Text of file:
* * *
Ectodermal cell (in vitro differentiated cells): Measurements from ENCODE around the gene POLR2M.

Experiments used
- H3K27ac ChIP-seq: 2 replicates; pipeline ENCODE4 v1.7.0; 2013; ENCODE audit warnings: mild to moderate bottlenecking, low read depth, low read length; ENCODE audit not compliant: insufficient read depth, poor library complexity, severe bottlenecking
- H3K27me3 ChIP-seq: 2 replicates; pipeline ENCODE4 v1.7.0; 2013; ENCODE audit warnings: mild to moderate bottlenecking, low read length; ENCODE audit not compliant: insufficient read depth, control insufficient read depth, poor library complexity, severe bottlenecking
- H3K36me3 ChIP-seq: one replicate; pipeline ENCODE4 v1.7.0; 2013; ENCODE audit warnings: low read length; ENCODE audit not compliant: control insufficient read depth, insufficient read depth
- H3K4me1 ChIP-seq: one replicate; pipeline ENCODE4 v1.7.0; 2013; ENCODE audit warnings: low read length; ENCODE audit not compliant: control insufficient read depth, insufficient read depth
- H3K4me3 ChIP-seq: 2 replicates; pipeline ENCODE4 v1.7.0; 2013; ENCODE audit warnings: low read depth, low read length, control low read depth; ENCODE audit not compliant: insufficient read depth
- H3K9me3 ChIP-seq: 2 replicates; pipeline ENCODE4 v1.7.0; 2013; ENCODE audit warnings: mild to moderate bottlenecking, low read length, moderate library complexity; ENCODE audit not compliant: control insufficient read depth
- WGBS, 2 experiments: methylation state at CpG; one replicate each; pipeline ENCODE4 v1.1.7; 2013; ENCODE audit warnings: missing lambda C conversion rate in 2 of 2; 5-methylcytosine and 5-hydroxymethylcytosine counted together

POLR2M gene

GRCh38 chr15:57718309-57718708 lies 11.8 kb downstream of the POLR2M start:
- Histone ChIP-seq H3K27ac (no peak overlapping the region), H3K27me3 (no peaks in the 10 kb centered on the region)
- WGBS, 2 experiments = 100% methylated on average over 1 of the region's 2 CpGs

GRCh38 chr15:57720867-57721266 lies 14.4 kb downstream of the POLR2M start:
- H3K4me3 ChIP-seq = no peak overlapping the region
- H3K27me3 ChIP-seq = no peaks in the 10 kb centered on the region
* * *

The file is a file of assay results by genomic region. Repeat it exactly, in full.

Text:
Ectodermal cell (in vitro differentiated cells): Measurements from ENCODE around the gene POLR2M.

Experiments used
- H3K27ac ChIP-seq: 2 replicates; pipeline ENCODE4 v1.7.0; 2013; ENCODE audit warnings: mild to moderate bottlenecking, low read depth, low read length; ENCODE audit not compliant: insufficient read depth, poor library complexity, severe bottlenecking
- H3K27me3 ChIP-seq: 2 replicates; pipeline ENCODE4 v1.7.0; 2013; ENCODE audit warnings: mild to moderate bottlenecking, low read length; ENCODE audit not compliant: insufficient read depth, control insufficient read depth, poor library complexity, severe bottlenecking
- H3K36me3 ChIP-seq: one replicate; pipeline ENCODE4 v1.7.0; 2013; ENCODE audit warnings: low read length; ENCODE audit not compliant: control insufficient read depth, insufficient read depth
- H3K4me1 ChIP-seq: one replicate; pipeline ENCODE4 v1.7.0; 2013; ENCODE audit warnings: low read length; ENCODE audit not compliant: control insufficient read depth, insufficient read depth
- H3K4me3 ChIP-seq: 2 replicates; pipeline ENCODE4 v1.7.0; 2013; ENCODE audit warnings: low read depth, low read length, control low read depth; ENCODE audit not compliant: insufficient read depth
- H3K9me3 ChIP-seq: 2 replicates; pipeline ENCODE4 v1.7.0; 2013; ENCODE audit warnings: mild to moderate bottlenecking, low read length, moderate library complexity; ENCODE audit not compliant: control insufficient read depth
- WGBS, 2 experiments: methylation state at CpG; one replicate each; pipeline ENCODE4 v1.1.7; 2013; ENCODE audit warnings: missing lambda C conversion rate in 2 of 2; 5-methylcytosine and 5-hydroxymethylcytosine counted together

POLR2M gene

GRCh38 chr15:57718309-57718708 lies 11.8 kb downstream of the POLR2M start:
- Histone ChIP-seq H3K27ac (no peak overlapping the region), H3K27me3 (no peaks in the 10 kb centered on the region)
- WGBS, 2 experiments = 100% methylated on average over 1 of the region's 2 CpGs

GRCh38 chr15:57720867-57721266 lies 14.4 kb downstream of the POLR2M start:
- H3K4me3 ChIP-seq = no peak overlapping the region
- H3K27me3 ChIP-seq = no peaks in the 10 kb centered on the region